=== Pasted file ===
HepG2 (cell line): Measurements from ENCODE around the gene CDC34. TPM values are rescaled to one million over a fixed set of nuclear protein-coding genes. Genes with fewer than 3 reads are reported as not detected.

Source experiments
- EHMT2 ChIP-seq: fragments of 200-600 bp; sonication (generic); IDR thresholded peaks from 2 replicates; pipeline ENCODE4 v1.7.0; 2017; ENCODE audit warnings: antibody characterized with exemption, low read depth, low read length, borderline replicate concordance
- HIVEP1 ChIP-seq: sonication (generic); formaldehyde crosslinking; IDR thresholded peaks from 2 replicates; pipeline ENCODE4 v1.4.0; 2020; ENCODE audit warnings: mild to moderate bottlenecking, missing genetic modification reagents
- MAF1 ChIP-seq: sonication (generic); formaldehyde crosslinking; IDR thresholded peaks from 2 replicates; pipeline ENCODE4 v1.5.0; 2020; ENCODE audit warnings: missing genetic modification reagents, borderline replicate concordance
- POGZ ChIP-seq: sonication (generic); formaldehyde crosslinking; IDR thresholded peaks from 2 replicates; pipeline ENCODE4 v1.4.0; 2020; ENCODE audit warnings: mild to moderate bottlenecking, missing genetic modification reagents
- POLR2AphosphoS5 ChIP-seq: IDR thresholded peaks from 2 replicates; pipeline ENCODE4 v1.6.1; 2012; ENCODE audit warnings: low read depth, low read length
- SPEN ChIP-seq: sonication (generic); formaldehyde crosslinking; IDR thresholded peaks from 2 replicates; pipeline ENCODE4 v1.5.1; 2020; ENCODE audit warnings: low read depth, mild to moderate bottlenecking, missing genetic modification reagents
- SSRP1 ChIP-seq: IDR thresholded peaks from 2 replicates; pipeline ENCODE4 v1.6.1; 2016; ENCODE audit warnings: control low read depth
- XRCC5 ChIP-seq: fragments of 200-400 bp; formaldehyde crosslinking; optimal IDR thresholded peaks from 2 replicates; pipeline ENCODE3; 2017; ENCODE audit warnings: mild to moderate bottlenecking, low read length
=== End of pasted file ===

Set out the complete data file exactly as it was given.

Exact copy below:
HepG2 (cell line): Measurements from ENCODE around the gene CDC34. TPM values are rescaled to one million over a fixed set of nuclear protein-coding genes. Genes with fewer than 3 reads are reported as not detected.

Source experiments
- EHMT2 ChIP-seq: fragments of 200-600 bp; sonication (generic); IDR thresholded peaks from 2 replicates; pipeline ENCODE4 v1.7.0; 2017; ENCODE audit warnings: antibody characterized with exemption, low read depth, low read length, borderline replicate concordance
- HIVEP1 ChIP-seq: sonication (generic); formaldehyde crosslinking; IDR thresholded peaks from 2 replicates; pipeline ENCODE4 v1.4.0; 2020; ENCODE audit warnings: mild to moderate bottlenecking, missing genetic modification reagents
- MAF1 ChIP-seq: sonication (generic); formaldehyde crosslinking; IDR thresholded peaks from 2 replicates; pipeline ENCODE4 v1.5.0; 2020; ENCODE audit warnings: missing genetic modification reagents, borderline replicate concordance
- POGZ ChIP-seq: sonication (generic); formaldehyde crosslinking; IDR thresholded peaks from 2 replicates; pipeline ENCODE4 v1.4.0; 2020; ENCODE audit warnings: mild to moderate bottlenecking, missing genetic modification reagents
- POLR2AphosphoS5 ChIP-seq: IDR thresholded peaks from 2 replicates; pipeline ENCODE4 v1.6.1; 2012; ENCODE audit warnings: low read depth, low read length
- SPEN ChIP-seq: sonication (generic); formaldehyde crosslinking; IDR thresholded peaks from 2 replicates; pipeline ENCODE4 v1.5.1; 2020; ENCODE audit warnings: low read depth, mild to moderate bottlenecking, missing genetic modification reagents
- SSRP1 ChIP-seq: IDR thresholded peaks from 2 replicates; pipeline ENCODE4 v1.6.1; 2016; ENCODE audit warnings: control low read depth
- XRCC5 ChIP-seq: fragments of 200-400 bp; formaldehyde crosslinking; optimal IDR thresholded peaks from 2 replicates; pipeline ENCODE3; 2017; ENCODE audit warnings: mild to moderate bottlenecking, low read length